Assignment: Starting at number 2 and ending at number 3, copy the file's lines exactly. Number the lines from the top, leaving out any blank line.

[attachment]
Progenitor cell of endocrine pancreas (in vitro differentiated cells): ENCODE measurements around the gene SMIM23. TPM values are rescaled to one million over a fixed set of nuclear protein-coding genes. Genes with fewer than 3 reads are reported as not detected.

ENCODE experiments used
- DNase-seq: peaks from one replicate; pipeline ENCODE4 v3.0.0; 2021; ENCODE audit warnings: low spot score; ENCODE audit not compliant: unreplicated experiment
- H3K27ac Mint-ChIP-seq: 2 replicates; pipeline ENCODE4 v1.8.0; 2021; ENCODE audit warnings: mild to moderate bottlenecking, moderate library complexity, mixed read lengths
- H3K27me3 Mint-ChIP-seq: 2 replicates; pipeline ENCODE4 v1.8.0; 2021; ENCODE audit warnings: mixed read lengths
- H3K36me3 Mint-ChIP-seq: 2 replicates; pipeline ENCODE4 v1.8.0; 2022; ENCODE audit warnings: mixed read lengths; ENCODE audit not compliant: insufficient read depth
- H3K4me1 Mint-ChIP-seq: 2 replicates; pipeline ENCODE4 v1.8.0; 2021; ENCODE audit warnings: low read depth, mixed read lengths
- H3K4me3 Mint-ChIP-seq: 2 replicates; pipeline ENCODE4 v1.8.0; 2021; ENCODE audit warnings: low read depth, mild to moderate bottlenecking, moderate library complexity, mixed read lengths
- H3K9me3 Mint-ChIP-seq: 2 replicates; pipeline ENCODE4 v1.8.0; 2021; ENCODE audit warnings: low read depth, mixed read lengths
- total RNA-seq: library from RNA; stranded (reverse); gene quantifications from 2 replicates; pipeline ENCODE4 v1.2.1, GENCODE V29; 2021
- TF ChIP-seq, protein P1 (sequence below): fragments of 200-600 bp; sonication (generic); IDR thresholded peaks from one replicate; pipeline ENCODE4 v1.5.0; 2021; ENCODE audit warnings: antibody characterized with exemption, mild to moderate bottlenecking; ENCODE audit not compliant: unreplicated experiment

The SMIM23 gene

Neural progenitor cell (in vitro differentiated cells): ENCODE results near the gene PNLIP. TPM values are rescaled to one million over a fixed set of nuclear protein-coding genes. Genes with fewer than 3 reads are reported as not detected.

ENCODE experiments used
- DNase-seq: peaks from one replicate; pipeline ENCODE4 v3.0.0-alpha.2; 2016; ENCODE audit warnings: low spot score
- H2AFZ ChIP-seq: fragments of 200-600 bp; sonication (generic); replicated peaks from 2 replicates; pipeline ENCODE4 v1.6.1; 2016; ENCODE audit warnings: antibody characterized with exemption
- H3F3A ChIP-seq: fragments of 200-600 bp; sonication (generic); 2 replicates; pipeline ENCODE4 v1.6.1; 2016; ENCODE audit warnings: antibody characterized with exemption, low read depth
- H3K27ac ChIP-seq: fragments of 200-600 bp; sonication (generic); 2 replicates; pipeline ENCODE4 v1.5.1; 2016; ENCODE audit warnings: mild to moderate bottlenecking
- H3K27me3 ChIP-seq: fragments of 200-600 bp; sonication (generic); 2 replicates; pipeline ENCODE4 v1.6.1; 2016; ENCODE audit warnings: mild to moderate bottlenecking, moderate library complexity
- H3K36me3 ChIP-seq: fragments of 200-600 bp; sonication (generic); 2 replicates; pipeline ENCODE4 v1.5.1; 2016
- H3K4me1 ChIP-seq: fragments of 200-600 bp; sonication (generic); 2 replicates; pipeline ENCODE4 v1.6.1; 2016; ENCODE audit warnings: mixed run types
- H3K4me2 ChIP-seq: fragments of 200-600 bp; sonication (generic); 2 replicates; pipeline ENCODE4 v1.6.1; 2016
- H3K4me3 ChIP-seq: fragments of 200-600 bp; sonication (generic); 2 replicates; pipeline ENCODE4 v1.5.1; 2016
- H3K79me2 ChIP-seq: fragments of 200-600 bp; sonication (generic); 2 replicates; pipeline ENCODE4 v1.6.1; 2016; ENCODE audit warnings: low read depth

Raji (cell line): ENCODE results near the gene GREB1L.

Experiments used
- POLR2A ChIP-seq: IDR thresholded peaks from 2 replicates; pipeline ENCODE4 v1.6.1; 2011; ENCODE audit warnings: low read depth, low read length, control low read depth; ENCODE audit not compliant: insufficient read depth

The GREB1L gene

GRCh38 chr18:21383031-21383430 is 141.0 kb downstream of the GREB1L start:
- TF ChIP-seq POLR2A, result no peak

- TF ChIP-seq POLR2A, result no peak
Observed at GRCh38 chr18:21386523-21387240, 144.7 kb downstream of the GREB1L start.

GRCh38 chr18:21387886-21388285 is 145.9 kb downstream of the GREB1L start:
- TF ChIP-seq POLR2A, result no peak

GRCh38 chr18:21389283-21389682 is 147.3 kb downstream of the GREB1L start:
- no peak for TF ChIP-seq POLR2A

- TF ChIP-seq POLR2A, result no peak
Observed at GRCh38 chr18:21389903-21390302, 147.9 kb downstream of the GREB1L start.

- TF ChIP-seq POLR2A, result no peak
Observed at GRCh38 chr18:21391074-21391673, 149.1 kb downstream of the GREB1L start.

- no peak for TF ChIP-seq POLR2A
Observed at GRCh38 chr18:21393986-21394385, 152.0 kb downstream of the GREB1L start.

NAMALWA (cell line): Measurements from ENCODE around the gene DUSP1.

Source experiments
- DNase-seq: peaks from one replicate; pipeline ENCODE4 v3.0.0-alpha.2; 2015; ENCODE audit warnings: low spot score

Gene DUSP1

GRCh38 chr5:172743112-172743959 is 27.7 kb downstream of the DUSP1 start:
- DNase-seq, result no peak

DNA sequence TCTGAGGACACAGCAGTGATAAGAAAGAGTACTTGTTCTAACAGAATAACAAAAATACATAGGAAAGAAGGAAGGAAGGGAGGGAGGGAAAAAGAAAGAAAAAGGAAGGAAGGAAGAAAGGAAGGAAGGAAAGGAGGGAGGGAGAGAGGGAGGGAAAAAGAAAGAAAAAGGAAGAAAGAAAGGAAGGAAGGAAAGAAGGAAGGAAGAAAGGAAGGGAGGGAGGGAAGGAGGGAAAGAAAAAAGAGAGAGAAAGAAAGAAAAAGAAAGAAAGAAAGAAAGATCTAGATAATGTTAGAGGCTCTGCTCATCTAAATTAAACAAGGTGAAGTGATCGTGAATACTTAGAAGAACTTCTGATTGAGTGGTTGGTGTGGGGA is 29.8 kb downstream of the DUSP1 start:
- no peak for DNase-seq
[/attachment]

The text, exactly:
ENCODE experiments used
- DNase-seq: peaks from one replicate; pipeline ENCODE4 v3.0.0; 2021; ENCODE audit warnings: low spot score; ENCODE audit not compliant: unreplicated experiment